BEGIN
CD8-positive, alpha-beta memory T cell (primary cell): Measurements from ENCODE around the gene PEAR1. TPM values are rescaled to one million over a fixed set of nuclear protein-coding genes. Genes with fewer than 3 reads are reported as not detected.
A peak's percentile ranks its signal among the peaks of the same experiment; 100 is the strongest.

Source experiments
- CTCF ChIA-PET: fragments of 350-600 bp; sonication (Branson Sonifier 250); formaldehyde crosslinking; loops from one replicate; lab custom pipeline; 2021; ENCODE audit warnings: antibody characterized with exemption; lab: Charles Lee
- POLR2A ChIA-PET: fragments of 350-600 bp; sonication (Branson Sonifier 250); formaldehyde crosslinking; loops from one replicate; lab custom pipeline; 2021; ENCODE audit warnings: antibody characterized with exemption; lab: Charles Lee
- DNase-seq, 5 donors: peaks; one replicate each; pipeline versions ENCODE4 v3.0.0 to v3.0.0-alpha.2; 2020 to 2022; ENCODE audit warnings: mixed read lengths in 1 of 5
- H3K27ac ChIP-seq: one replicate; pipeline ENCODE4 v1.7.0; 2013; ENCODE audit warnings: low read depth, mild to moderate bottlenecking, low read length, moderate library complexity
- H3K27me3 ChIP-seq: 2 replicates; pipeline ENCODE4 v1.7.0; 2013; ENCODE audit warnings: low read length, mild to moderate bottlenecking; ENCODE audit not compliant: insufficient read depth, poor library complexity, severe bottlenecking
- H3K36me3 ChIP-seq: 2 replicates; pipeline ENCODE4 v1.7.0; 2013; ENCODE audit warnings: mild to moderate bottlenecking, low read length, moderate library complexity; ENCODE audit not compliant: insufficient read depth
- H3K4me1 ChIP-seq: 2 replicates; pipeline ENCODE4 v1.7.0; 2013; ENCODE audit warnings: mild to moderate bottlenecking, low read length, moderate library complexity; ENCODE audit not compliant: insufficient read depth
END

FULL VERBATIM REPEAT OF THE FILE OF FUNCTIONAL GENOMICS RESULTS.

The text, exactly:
CD8-positive, alpha-beta memory T cell (primary cell): Measurements from ENCODE around the gene PEAR1. TPM values are rescaled to one million over a fixed set of nuclear protein-coding genes. Genes with fewer than 3 reads are reported as not detected.
A peak's percentile ranks its signal among the peaks of the same experiment; 100 is the strongest.

Source experiments
- CTCF ChIA-PET: fragments of 350-600 bp; sonication (Branson Sonifier 250); formaldehyde crosslinking; loops from one replicate; lab custom pipeline; 2021; ENCODE audit warnings: antibody characterized with exemption; lab: Charles Lee
- POLR2A ChIA-PET: fragments of 350-600 bp; sonication (Branson Sonifier 250); formaldehyde crosslinking; loops from one replicate; lab custom pipeline; 2021; ENCODE audit warnings: antibody characterized with exemption; lab: Charles Lee
- DNase-seq, 5 donors: peaks; one replicate each; pipeline versions ENCODE4 v3.0.0 to v3.0.0-alpha.2; 2020 to 2022; ENCODE audit warnings: mixed read lengths in 1 of 5
- H3K27ac ChIP-seq: one replicate; pipeline ENCODE4 v1.7.0; 2013; ENCODE audit warnings: low read depth, mild to moderate bottlenecking, low read length, moderate library complexity
- H3K27me3 ChIP-seq: 2 replicates; pipeline ENCODE4 v1.7.0; 2013; ENCODE audit warnings: low read length, mild to moderate bottlenecking; ENCODE audit not compliant: insufficient read depth, poor library complexity, severe bottlenecking
- H3K36me3 ChIP-seq: 2 replicates; pipeline ENCODE4 v1.7.0; 2013; ENCODE audit warnings: mild to moderate bottlenecking, low read length, moderate library complexity; ENCODE audit not compliant: insufficient read depth
- H3K4me1 ChIP-seq: 2 replicates; pipeline ENCODE4 v1.7.0; 2013; ENCODE audit warnings: mild to moderate bottlenecking, low read length, moderate library complexity; ENCODE audit not compliant: insufficient read depth